Manipulating the protein in the brain which is responsible for fear and panic could provide a therapeutic treatment for PTSD in women

PTSD in women is twice as common than in men, as almost 1 in 10 develop the condition.

What causes post-traumatic stress disorder (PTSD)? Any dangerous or life-threatening event, trauma, or intensely scary situation can increase the risk of PTSD.

PTSD is a complex disorder with a variety of therapeutic treatment options, including pharmacological approaches. Now, researchers from Virginia Tech exploring brain proteins are looking for a specific molecule to target – for new pharmacological approaches to be considered.

This research demonstrates how one specific form of this ubiquitous protein has a different function in the female brains – it helps regulate events in the memory that cause PTSD.

The protein responsible for forming fear memories

From humans to plants to single-cell organisms, there is always a protein that operates through them all. Doing the ‘general housekeeping’ of the cells, the protein ‘ubiquitin’ regulates them through normal daily functions.

As ubiquitin has a presence across all walks of life, the form of this protein can be manipulated, known as K-63, which is selective in forming fear memories in the female brain.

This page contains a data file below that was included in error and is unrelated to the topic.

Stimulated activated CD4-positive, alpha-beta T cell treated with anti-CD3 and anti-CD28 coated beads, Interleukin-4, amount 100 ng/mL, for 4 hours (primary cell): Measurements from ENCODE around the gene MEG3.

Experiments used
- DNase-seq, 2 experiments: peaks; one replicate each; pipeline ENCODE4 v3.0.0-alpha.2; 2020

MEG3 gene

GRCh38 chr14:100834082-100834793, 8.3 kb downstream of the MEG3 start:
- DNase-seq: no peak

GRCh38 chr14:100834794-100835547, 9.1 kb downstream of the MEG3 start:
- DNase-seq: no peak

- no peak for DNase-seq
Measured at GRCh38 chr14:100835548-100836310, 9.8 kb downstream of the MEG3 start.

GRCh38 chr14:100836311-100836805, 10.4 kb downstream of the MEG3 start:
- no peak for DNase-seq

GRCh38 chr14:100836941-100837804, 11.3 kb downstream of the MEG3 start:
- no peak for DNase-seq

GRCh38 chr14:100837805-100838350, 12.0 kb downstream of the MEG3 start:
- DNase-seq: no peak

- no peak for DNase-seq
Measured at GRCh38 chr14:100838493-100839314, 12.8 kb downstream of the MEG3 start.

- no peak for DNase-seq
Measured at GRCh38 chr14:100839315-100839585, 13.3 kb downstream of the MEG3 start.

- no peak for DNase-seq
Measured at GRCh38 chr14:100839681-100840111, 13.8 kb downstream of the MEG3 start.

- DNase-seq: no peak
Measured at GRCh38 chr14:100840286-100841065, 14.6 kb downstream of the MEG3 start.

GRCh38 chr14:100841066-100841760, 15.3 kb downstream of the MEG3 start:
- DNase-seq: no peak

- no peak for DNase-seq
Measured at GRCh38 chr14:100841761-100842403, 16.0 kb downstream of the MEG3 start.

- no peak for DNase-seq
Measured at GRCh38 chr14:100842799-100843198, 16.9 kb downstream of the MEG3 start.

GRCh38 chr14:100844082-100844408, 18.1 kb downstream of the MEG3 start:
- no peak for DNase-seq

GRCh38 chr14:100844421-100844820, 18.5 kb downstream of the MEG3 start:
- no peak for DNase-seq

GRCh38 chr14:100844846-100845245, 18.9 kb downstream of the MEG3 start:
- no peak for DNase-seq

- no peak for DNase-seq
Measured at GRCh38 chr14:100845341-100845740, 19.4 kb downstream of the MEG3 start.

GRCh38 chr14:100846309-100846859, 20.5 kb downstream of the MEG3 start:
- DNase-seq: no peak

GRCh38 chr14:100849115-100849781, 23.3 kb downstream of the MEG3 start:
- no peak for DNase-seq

Researchers find that if this protein is manipulated, it can provide insight into how to reduce symptoms of PTSD in women.

Treatments for PTSD in women are limited

Tim Jarome, an associate professor in the College of Agriculture and Life Sciences’ School of Animal Sciences, said: “The protein is primarily thought of as a protein that marks other proteins to be destroyed. For it to be doing this function in the context of PTSD in females is very surprising.

“Oftentimes, molecules are found in the brain that are involved in forming these fear-based memories in both sexes, and this is the first time that we found one that’s selectively involved in one sex.

“In particular, this was found in the sex that seems to be more likely to have PTSD. It’s rare to find these mechanisms that are specific to one sex in terms of regulating the underlying factors that cause PTSD.”

The discovery could lead to the development of better therapeutic treatments

As of today, treatments for PTSD in women are limited.

Jarome said: “Right now, treatment options are not very effective and the success rate isn’t very good. PTSD is not created equal among patients, and we know females are more likely to have it. The therapeutic approaches that we take to treat it might have to differ between males and females.

“This may be a mechanism in which we could specifically target treatment in females as a way to treat PTSD.”

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